Human Rights of Older Australians
In this section you can find:
- 'All about age discrimination' brochure
- Age discrimination in private sector employment
- Age Matters - A report on age discrimination
- Age Discrimination in the Australian Defence Force
- Compulsory Retirement: Report of Inquiry into Complaints of Discrimination in Employment and Occupation
- Redundancy Arrangements and Age Discrimination: Report of Inquiry into Complaints of Discrimination in Employment and Occupation
- Age Discrimination in Trade Union Membership Rules: Report of Inquiry into a Complaint of Discrimination in Employment and Occupation
- Accessibility of electronic commerce and other new service delivery technologies for older Australians and people with a disability.
Proposals for Commonwealth Age Discrimination Legislation, December 2002 - the Commission's Response to the Information Paper
In February 2003 the Commission provided its response to the Commonwealth Government's Information Paper containing its proposals for new Commonwealth age discrimination legislation.
Since July 2002, the Commission has participated in the Core Consultative Group (CCG) which was established by the Federal Attorney-General to assist in the development of detailed proposals for the new age discrimination legislation. The Government's Information Paper drew heavily on the CCG's proposals.
HRC Report No.11 examines a complaint to the Commission by an employee of the Japan Travel Bureau. The complainant alleged that a reduction in the work allocated to her, and the subsequent decline in income, amounted to discrimination on the basis of her age. The Human Rights Commissioner found that the complainant had been subject to age discrimination and recommended that the Bureau compensate her. He also recommended that future decisions on the allocation of work to the complainant be made without discrimination on the ground of age. The Bureau accepted the recommendations in full.
Age Matters: a report on age discrimination examines a number of age distinctions in Australian law and policy, many of which adversely affect the older population. These include discrimination in worker's compensation, superannuation, recruitment, promotion, retirement and redundancy, social security payments, insurance and health care. The report examines the federal government's international obligations to eliminate age discrimination. It also makes recommendations for federal action on age discrimination.
HRC Report No. 8 arose from complaints by three prospective entrants and one serving member of the ADF. The complaints related to various positions for which the upper age limit was 35. In each case the age distinctions complained of were found to be discriminatory and not within the "inherent requirements of the position". The Commissioner recommended that the ADF apologise to one complainant, compensate three of them and remove the discriminatory age requirements.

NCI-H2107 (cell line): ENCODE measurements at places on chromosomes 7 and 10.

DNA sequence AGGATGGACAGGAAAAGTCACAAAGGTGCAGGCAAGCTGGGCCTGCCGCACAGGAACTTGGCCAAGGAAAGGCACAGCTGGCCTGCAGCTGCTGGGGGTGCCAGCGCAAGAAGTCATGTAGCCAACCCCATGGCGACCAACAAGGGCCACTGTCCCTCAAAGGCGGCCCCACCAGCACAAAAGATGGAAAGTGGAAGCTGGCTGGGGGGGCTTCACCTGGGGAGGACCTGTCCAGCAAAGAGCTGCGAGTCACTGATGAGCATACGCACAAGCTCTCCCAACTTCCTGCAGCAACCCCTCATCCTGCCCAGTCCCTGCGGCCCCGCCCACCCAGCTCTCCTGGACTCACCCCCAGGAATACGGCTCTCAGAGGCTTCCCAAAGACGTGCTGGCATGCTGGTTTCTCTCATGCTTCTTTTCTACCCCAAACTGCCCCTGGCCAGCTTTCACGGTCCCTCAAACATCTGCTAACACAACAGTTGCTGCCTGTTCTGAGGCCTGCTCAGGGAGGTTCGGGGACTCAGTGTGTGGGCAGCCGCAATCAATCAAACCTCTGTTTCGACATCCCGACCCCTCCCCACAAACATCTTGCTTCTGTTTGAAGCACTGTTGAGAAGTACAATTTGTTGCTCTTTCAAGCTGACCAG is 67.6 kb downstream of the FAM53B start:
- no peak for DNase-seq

The report is available as a PDF document (240k) and in Word Format in five parts: Part 1 - Report (39k); Part 2 - Appendix A (53k): Part 3 - Appendix B (53k); Part 4 - Appendix C (76k); Part 5 - Appendix D (35k)
Compulsory Retirement: Report of Inquiry into Complaints of Discrimination in Employment and Occupation
HRC Report 1This report deals with complaints by four pilots who were compulsorily retired at age 60 from their employment with a major airline. The complainants submitted that the decision, taken pursuant to company policy, constituted discrimination on the ground of age.
The Human Rights Commissioner agreed and recommended the repeal of compulsory retirement provisions in the Public Service Act 1922 and in other federal legislation. The Commissioner also recommended that the Commonwealth legislate to provide a comprehensive national prohibition of age discrimination.
Redundancy Arrangements and Age Discrimination: Report of Inquiry into Complaints of Discrimination in Employment and Occupation (1997)
HRC Report 2 concerns complaints against two state government employers about the use of age distinctions in the formulation of redundancy entitlements. The complainants submitted that the monetary value of the voluntary departure packages they received as employees over the age of 50 were substantially less than the value of packages offered to younger employees and constituted discrimination on the ground of age.
The Human Rights Commissioner recommended that the practice of discriminating against older employees in determining the value of voluntary departure packages be abolished. He also recommended the removal of age discrimination against older workers from redundancy entitlement provisions in employment laws, policies and practices .
Age Discrimination in Trade Union Membership Rules: Report of Inquiry into a Complaint of Discrimination in Employment and Occupation (1997)
HRC Report 4 report deals with a complaint of age restriction in trade union membership rules. The complainant was a member of a union the rules of which required members to retire from full membership at the age of 65 unless exempted by the Federal Executive of the union. The complainant was denied an exemption from the Federal Executive and transferred to honorary membership, which restricted his opportunities to work as an engineer.
The Human Rights Commissioner found that the union's actions constituted discrimination and recommended that the rule be repealed and that the complainant be granted an apology and compensation. He also recommended that the Workplace Relations Act 1996 be amended.